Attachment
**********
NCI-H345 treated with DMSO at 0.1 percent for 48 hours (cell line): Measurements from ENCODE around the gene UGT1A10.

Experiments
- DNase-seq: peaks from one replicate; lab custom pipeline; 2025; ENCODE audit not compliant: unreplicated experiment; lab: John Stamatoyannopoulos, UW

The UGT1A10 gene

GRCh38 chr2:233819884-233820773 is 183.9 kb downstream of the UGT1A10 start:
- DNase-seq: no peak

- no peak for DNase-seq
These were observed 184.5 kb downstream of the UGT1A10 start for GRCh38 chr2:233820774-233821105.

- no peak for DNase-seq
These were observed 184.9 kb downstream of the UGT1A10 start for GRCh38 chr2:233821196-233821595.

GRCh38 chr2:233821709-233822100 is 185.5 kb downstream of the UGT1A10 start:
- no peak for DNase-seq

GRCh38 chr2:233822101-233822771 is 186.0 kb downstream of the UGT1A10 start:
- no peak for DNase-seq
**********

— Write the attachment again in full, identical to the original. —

NCI-H345 treated with DMSO at 0.1 percent for 48 hours (cell line): Measurements from ENCODE around the gene UGT1A10.

Experiments
- DNase-seq: peaks from one replicate; lab custom pipeline; 2025; ENCODE audit not compliant: unreplicated experiment; lab: John Stamatoyannopoulos, UW

The UGT1A10 gene

GRCh38 chr2:233819884-233820773 is 183.9 kb downstream of the UGT1A10 start:
- DNase-seq: no peak

- no peak for DNase-seq
These were observed 184.5 kb downstream of the UGT1A10 start for GRCh38 chr2:233820774-233821105.

- no peak for DNase-seq
These were observed 184.9 kb downstream of the UGT1A10 start for GRCh38 chr2:233821196-233821595.

GRCh38 chr2:233821709-233822100 is 185.5 kb downstream of the UGT1A10 start:
- no peak for DNase-seq

GRCh38 chr2:233822101-233822771 is 186.0 kb downstream of the UGT1A10 start:
- no peak for DNase-seq